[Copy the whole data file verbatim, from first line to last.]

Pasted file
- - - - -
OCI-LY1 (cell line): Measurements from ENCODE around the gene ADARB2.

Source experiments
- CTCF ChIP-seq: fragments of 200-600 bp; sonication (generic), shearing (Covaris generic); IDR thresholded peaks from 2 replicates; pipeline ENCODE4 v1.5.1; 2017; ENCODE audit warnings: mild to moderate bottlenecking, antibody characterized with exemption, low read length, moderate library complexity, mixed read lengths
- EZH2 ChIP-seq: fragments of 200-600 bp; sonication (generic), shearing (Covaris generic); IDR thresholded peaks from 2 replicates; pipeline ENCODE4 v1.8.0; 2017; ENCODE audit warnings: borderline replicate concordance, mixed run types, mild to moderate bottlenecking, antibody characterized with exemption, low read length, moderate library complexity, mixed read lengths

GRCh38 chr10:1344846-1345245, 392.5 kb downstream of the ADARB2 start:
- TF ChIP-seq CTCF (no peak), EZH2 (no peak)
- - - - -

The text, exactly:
OCI-LY1 (cell line): Measurements from ENCODE around the gene ADARB2.

Source experiments
- CTCF ChIP-seq: fragments of 200-600 bp; sonication (generic), shearing (Covaris generic); IDR thresholded peaks from 2 replicates; pipeline ENCODE4 v1.5.1; 2017; ENCODE audit warnings: mild to moderate bottlenecking, antibody characterized with exemption, low read length, moderate library complexity, mixed read lengths
- EZH2 ChIP-seq: fragments of 200-600 bp; sonication (generic), shearing (Covaris generic); IDR thresholded peaks from 2 replicates; pipeline ENCODE4 v1.8.0; 2017; ENCODE audit warnings: borderline replicate concordance, mixed run types, mild to moderate bottlenecking, antibody characterized with exemption, low read length, moderate library complexity, mixed read lengths

GRCh38 chr10:1344846-1345245, 392.5 kb downstream of the ADARB2 start:
- TF ChIP-seq CTCF (no peak), EZH2 (no peak)